Count Armalia believes that the luck of birth is all that separates the rich from the poor. To test his theory, he sends Anni, who is a singer in a dive, to a ritzy resort for two weeks. ... See full summary »
Count Armalia believes that the luck of birth is all that separates the rich from the poor. To test his theory, he sends Anni, who is a singer in a dive, to a ritzy resort for two weeks. With fancy new clothes and ersatz status, Anni decides that she likes the rich life. But with time running out, she needs a rich husband and Rudi is the one she chooses. Only it takes longer than two weeks for Rudi to dump his fiancée and propose to her. In the weeks that she has been there, she finds that she loves Giulio, the postman with the small house and the donkey cart. But will she give up love for wealth.... Written by
Tony Fontana <firstname.lastname@example.org>
Three cast members in studio records/casting call lists did not appear or were not identifiable in the movie. These were (with their character names): Anna Demetrio (Signora Milani), George W. Jimenez (Signor Calla) and Abe Dinovitch (Yodeller). Child actor Bill Burrud is listed as a cast member in some contemporary newspapers, but he was not seen either. See more »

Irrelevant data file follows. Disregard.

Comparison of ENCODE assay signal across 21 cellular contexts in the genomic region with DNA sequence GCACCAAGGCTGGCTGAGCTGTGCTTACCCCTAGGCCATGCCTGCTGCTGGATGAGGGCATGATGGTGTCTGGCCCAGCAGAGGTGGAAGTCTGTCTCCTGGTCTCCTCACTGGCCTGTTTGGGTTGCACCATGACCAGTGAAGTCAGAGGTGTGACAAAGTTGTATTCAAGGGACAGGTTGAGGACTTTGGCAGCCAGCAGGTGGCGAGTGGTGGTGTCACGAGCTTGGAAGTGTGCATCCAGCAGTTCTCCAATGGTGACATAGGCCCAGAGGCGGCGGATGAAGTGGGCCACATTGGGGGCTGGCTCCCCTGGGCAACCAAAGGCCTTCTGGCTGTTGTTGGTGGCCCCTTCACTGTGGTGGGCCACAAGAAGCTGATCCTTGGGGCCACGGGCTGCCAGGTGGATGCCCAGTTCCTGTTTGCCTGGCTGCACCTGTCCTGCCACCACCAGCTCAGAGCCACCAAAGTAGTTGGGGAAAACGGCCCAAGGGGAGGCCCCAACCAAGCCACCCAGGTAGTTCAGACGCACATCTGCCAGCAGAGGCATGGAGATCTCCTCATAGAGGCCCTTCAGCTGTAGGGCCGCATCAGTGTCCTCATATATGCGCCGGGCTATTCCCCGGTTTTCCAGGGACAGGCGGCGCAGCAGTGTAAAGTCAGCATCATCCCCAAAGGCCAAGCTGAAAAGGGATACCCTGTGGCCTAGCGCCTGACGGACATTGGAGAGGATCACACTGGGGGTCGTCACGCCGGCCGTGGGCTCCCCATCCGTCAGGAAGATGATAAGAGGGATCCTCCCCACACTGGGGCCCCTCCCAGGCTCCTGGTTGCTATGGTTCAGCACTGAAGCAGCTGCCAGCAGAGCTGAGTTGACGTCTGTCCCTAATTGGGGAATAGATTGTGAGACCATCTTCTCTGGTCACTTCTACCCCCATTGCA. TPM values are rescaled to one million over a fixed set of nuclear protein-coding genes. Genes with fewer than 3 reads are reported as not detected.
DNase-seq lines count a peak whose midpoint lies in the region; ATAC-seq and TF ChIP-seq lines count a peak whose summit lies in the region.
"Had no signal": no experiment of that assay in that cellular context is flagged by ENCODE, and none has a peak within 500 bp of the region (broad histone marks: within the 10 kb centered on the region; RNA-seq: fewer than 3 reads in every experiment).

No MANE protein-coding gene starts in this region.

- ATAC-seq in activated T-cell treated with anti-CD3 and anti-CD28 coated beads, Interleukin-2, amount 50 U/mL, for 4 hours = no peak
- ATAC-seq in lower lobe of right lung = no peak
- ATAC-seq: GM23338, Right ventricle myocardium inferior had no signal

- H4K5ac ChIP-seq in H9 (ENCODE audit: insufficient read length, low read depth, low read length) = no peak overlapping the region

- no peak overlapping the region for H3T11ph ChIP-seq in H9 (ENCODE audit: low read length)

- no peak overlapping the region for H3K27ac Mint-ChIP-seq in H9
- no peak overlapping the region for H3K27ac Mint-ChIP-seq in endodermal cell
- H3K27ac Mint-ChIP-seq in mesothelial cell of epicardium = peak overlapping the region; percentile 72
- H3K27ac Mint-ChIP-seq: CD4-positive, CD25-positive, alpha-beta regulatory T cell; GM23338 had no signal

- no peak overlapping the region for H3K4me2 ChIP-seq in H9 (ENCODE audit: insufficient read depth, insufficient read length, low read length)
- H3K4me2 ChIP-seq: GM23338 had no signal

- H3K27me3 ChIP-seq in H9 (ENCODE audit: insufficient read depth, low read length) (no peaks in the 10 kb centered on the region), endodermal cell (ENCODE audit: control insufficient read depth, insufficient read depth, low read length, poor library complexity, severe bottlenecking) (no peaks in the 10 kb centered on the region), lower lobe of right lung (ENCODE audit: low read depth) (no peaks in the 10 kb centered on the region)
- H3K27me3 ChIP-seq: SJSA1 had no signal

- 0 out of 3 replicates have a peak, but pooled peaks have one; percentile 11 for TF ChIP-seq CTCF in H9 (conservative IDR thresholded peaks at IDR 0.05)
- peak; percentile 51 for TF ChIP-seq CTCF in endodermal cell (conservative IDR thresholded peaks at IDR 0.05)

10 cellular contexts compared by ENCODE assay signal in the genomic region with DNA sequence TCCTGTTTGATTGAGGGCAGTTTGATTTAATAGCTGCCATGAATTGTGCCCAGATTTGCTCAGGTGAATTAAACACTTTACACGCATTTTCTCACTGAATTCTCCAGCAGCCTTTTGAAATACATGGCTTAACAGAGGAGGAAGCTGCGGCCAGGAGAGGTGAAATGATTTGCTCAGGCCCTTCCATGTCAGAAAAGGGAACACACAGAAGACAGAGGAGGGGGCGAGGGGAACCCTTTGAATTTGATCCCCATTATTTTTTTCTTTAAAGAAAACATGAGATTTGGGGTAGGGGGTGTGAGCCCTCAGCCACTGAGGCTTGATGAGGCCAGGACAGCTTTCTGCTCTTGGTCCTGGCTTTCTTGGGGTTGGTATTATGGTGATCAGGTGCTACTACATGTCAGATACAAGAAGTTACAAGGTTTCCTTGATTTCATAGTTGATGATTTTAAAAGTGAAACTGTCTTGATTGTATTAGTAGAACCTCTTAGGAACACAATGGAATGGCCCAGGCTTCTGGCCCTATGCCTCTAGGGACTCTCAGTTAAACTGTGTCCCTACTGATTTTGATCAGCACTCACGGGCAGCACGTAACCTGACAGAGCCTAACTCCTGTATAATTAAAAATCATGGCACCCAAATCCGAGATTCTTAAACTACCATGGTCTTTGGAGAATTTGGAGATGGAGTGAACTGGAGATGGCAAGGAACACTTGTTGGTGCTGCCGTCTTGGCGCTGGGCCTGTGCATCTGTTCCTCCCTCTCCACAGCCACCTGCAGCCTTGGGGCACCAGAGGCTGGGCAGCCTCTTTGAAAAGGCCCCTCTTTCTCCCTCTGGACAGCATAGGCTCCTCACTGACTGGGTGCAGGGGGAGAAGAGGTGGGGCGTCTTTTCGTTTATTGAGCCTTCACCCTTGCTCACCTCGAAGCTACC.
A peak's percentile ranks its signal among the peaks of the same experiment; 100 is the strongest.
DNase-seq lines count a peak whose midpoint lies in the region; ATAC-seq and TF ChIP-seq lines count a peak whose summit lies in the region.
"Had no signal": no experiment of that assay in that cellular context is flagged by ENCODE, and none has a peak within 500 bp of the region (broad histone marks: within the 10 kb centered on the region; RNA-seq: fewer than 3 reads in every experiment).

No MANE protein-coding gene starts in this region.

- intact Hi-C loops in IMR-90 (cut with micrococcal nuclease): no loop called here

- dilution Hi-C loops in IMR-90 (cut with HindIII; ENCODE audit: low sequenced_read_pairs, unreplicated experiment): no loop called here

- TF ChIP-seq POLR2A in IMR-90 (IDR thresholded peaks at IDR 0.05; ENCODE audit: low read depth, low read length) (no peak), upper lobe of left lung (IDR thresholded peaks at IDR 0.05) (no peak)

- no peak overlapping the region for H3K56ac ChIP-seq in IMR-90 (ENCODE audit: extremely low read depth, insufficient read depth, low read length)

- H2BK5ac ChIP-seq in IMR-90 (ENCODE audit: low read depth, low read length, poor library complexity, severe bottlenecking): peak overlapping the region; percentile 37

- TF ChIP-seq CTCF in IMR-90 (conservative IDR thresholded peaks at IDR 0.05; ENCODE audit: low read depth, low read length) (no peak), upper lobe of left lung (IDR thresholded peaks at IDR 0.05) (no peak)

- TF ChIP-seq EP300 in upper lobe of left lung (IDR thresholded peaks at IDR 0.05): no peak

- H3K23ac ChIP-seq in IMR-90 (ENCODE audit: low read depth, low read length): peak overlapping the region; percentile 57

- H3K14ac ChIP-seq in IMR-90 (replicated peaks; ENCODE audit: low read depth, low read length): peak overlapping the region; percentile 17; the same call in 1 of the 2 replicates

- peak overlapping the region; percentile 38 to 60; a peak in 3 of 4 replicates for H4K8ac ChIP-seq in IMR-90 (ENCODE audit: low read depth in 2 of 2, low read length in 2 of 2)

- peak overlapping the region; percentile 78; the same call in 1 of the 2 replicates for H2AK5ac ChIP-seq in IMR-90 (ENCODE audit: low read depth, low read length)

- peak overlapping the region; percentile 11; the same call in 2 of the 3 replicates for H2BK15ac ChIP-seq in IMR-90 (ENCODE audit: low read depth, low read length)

Considered a flop in the past(it is the film that got Joan labeled box office poison, despite the fact that the film before it, Mrs. Cheyney, was a big hit), viewed today, it is incredible how much Joan gave to an obviously butchered script. Her scenes alone in her "ivory tower" of a room, especially when she notices that the birds have gone from their nest, are acting in it's highest form. Strangely, this is one of a number of films where she plays the working girl that we DO NOT feel much sympathy for her.
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